Michal Irani is a Professor at the Weizmann Institute of Science, in the Department of CS and Applied Mathematics. She received her PhD from the Hebrew University (1994), and joined the Weizmann Institute in 1997. Her research interests center around Computer-Vision, Image-Processing, AI and Video information analysis. Michal's recent prizes and honors include the Maria Petrou Prize (2016), the Helmholtz “Test of Time Award” (2017), the Landau Prize for Arts & Sciences (2019), and the Rothschild Prize (2020). She also received the ECCV Best Paper Award in 2000 and in 2002, and was awarded the Honorable Mention for the Marr Prize in 2001 and in 2005.

Title:

“Deep Internal learning” -- Deep Learning with Zero Examples

Abstract:

I will show how complex visual inference can be performed with Deep-Learning, in a totally unsupervised way, by training on a single image -- the test image itself. The strong recurrence of information inside a single image provides powerful internal examples, which suffice for self-supervision of CNNs, without any prior examples or training data. This gives rise to true “Zero-Shot Learning”. I will show the power of this approach to a variety of problems, including super-resolution, segmentation, transparency separation, dehazing, image-retargeting, and more.

I will further show how self-supervision can be used for “Mind-Reading” (reconstructing images from fMRI brain recordings), despite having only little training data.

Dr. Matan Protter

Associate DirectorAlibaba DAMO Israel Lab

Bio:

Matan is leading the eXtended Reality (XR) efforts in Alibaba DAMO Israel Lab. He was previously the CTO and co - founder of Infinity Augmented Reality, which developed AR glasses and was acquired by Alibaba in 2019. He has been working in various computer vision fields for over 15 years.  Matan holds a PhD (direct program) in Computer Science from the Technion (2010) and is an alumni of Talpiot program. 

Title:

Full Computer Vision Stack @ Alibaba

Abstract:

Gone are the days when we researchers would spend years specializing in only one computer vision field. In this talk, we will show how we are combining the gamut of CV tasks, from classification and segmentation to 3D and GANs, using data (both real and synthetic) to solve real-world e-commerce challenges in Alibaba’s scale. As an example, we will detail how we effectively train, combine and deploy all of these varied tasks in the context of a Home Decor e-retail project.

Tamar Rott Shaham

PhD candidate, EE FacultyTechnion

Bio:

Tamar Rott Shaham is a PhD candidate at the Electrical Engineering faculty in the Technion - Israel Institute of Technology, under the supervision of Prof. Tomer Michaeli, where she also received her B.Sc. in 2015. Her research interests are in Image Processing and Computer Vision. Tamar won several awards including Adobe Research Fellowship (2020), ICCV 2019 Best Paper Award (Marr Prize), Google WTM Scholar (2019), The Israeli Higher Education Council Scholarship for Data Science PhD students, and the Schmidt Postdoctoral Award.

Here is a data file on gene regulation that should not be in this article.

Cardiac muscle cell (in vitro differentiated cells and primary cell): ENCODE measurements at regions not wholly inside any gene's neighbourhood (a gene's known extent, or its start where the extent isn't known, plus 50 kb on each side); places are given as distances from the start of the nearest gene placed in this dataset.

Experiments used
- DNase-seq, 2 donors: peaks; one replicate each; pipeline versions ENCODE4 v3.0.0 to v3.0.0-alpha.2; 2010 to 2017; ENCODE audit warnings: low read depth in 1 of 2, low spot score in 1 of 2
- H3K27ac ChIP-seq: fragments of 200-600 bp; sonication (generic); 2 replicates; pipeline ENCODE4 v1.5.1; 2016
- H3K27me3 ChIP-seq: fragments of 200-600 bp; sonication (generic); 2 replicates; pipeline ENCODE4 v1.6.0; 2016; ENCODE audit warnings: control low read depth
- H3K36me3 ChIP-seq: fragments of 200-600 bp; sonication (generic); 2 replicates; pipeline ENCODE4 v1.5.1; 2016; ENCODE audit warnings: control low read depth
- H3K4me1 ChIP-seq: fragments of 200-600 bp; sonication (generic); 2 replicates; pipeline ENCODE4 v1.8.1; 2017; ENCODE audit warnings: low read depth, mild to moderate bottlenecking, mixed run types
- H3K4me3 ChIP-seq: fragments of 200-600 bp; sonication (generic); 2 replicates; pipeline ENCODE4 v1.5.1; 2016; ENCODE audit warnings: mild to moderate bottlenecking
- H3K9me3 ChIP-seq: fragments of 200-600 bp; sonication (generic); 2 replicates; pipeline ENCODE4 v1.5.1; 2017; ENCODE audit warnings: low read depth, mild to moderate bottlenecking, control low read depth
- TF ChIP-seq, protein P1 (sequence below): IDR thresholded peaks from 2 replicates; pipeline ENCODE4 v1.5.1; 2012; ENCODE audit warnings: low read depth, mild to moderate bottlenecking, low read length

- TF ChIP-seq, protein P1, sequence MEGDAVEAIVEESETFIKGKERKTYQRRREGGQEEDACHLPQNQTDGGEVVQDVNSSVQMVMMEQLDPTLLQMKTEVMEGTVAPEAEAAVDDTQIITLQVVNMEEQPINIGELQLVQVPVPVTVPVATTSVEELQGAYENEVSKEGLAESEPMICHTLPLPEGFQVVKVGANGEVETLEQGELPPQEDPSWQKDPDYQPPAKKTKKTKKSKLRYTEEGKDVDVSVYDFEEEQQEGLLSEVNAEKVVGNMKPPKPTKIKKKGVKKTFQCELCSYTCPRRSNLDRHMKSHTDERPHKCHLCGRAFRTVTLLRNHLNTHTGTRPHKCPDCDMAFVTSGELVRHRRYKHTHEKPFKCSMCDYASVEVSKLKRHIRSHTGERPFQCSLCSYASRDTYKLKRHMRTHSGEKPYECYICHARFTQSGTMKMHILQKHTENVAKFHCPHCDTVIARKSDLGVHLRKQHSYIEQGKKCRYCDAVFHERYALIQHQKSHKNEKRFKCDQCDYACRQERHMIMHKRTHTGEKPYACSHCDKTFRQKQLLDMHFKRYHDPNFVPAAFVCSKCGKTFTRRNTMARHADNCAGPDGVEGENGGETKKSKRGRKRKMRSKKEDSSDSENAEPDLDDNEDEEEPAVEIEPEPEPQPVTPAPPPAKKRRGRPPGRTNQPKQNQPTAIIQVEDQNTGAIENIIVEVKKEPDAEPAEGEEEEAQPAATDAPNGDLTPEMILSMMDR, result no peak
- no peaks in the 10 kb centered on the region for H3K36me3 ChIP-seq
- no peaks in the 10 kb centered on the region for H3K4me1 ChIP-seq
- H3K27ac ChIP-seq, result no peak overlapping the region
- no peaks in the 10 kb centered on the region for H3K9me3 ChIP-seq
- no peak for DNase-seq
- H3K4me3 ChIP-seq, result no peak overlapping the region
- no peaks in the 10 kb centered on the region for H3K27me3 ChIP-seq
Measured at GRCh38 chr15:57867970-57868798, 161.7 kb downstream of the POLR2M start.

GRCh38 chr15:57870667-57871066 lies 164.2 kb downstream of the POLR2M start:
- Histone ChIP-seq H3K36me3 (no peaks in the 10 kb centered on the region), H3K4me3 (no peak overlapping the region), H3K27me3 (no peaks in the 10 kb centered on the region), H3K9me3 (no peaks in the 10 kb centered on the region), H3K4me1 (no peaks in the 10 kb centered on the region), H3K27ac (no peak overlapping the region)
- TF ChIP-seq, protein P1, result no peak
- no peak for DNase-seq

Title:

SinGAN: Learning a Generative Model from a Single Natural Image

Abstract:

We introduce SinGAN, an unconditional generative model that can be learned from a single natural image. Our model is trained to capture the internal distribution of patches within the image, and is then able to generate high quality, diverse samples that carry the same visual content as the image. SinGAN contains a pyramid of fully convolutional GANs, each responsible for learning the patch distribution at a different scale of the image. This allows generating new samples of arbitrary size and aspect ratio, that have significant variability, yet maintain both the global structure and the fine textures of the training image. In contrast to previous single image GAN schemes, our approach is not limited to texture images, and is not conditional (i.e. it generates samples from noise). User studies confirm that the generated samples are commonly confused to be real images. We illustrate the utility of SinGAN in a wide range of image manipulation tasks.

Prof. Shai Shalev-Shwartz

Chief Technology Officer, Mobileye
Senior Fellow, Intel Corporation
Professor at the Rachel and Selim Benin School of Computer Science and Engineering at the Hebrew University of Jerusalem
Mobileye, Intel, Hebrew University

Bio:

Shai Shalev-Shwartz is the CTO of Mobileye, a Senior Fellow at Intel.

Professor Shalev-Shwartz holds a professor position in the Rachel and Selim Benin School of Computer Science and Engineering at the Hebrew University of Jerusalem. Before joining Hebrew University, Prof. Shalev-Shwartz was a research assistant professor at Toyota Technological Institute in Chicago, as well as having worked at Google and IBM research. Prof. Shalev-Shwartz is the author of the book “Online Learning and Online Convex Optimization,” and a co-author of the book “Understanding Machine Learning: From Theory to Algorithms.” Prof. Shalev-Shwartz has written more than 100 research papers, focusing on machine learning, online prediction, optimization techniques, and practical algorithms.

Title:

On the Challenges of Building a Camera-only, Complete, Self-Driving System

Abstract:

Humans can drive a car using a vision-only system, without relying on 3D sensors at all, and achieve a remarkable high accuracy. Can we match this ability using computer vision? The talk will focus on some of the challenges, including machine learning with extremely high accuracy, lifting a 2D projection back to the 3D world, and developing decision-making algorithms that are robust to sensing errors.